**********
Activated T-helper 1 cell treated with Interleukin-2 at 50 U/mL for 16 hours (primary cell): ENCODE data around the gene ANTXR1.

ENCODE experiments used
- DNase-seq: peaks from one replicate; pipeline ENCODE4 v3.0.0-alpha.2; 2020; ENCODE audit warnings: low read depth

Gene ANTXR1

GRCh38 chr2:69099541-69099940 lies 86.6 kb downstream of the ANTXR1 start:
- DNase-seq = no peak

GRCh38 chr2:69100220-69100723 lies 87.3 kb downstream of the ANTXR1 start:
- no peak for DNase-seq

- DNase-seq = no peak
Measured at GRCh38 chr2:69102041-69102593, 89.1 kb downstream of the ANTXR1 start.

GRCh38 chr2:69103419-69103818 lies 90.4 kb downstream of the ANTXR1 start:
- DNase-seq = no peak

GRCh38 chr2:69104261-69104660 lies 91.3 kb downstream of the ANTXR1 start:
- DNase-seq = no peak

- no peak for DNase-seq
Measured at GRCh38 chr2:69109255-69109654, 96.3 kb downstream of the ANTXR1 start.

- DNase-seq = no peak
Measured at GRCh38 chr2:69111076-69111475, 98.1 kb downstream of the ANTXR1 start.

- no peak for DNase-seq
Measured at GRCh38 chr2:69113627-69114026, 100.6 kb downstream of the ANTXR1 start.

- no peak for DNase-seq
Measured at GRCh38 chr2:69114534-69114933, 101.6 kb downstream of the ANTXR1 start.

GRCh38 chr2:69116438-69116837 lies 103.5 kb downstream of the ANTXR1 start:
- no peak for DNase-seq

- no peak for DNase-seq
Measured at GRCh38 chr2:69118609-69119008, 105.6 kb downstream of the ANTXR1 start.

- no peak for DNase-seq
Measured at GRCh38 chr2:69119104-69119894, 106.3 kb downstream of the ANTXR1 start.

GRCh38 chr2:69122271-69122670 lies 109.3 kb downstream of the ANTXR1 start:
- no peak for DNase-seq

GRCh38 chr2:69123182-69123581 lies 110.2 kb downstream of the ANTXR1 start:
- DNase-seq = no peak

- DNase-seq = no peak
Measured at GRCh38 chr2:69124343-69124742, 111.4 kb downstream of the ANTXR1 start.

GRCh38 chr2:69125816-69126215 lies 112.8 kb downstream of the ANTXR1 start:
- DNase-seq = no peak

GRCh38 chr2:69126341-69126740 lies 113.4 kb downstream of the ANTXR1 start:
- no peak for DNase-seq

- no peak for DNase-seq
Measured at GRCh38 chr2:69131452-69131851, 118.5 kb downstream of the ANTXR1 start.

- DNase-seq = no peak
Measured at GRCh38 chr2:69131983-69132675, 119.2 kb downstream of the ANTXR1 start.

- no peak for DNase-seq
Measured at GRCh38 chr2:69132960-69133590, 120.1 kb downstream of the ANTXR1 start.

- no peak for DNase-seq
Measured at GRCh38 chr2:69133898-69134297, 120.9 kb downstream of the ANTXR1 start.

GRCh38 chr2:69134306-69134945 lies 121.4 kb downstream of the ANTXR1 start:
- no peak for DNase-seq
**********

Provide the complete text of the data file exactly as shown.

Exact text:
Activated T-helper 1 cell treated with Interleukin-2 at 50 U/mL for 16 hours (primary cell): ENCODE data around the gene ANTXR1.

ENCODE experiments used
- DNase-seq: peaks from one replicate; pipeline ENCODE4 v3.0.0-alpha.2; 2020; ENCODE audit warnings: low read depth

Gene ANTXR1

GRCh38 chr2:69099541-69099940 lies 86.6 kb downstream of the ANTXR1 start:
- DNase-seq = no peak

GRCh38 chr2:69100220-69100723 lies 87.3 kb downstream of the ANTXR1 start:
- no peak for DNase-seq

- DNase-seq = no peak
Measured at GRCh38 chr2:69102041-69102593, 89.1 kb downstream of the ANTXR1 start.

GRCh38 chr2:69103419-69103818 lies 90.4 kb downstream of the ANTXR1 start:
- DNase-seq = no peak

GRCh38 chr2:69104261-69104660 lies 91.3 kb downstream of the ANTXR1 start:
- DNase-seq = no peak

- no peak for DNase-seq
Measured at GRCh38 chr2:69109255-69109654, 96.3 kb downstream of the ANTXR1 start.

- DNase-seq = no peak
Measured at GRCh38 chr2:69111076-69111475, 98.1 kb downstream of the ANTXR1 start.

- no peak for DNase-seq
Measured at GRCh38 chr2:69113627-69114026, 100.6 kb downstream of the ANTXR1 start.

- no peak for DNase-seq
Measured at GRCh38 chr2:69114534-69114933, 101.6 kb downstream of the ANTXR1 start.

GRCh38 chr2:69116438-69116837 lies 103.5 kb downstream of the ANTXR1 start:
- no peak for DNase-seq

- no peak for DNase-seq
Measured at GRCh38 chr2:69118609-69119008, 105.6 kb downstream of the ANTXR1 start.

- no peak for DNase-seq
Measured at GRCh38 chr2:69119104-69119894, 106.3 kb downstream of the ANTXR1 start.

GRCh38 chr2:69122271-69122670 lies 109.3 kb downstream of the ANTXR1 start:
- no peak for DNase-seq

GRCh38 chr2:69123182-69123581 lies 110.2 kb downstream of the ANTXR1 start:
- DNase-seq = no peak

- DNase-seq = no peak
Measured at GRCh38 chr2:69124343-69124742, 111.4 kb downstream of the ANTXR1 start.

GRCh38 chr2:69125816-69126215 lies 112.8 kb downstream of the ANTXR1 start:
- DNase-seq = no peak

GRCh38 chr2:69126341-69126740 lies 113.4 kb downstream of the ANTXR1 start:
- no peak for DNase-seq

- no peak for DNase-seq
Measured at GRCh38 chr2:69131452-69131851, 118.5 kb downstream of the ANTXR1 start.

- DNase-seq = no peak
Measured at GRCh38 chr2:69131983-69132675, 119.2 kb downstream of the ANTXR1 start.

- no peak for DNase-seq
Measured at GRCh38 chr2:69132960-69133590, 120.1 kb downstream of the ANTXR1 start.

- no peak for DNase-seq
Measured at GRCh38 chr2:69133898-69134297, 120.9 kb downstream of the ANTXR1 start.

GRCh38 chr2:69134306-69134945 lies 121.4 kb downstream of the ANTXR1 start:
- no peak for DNase-seq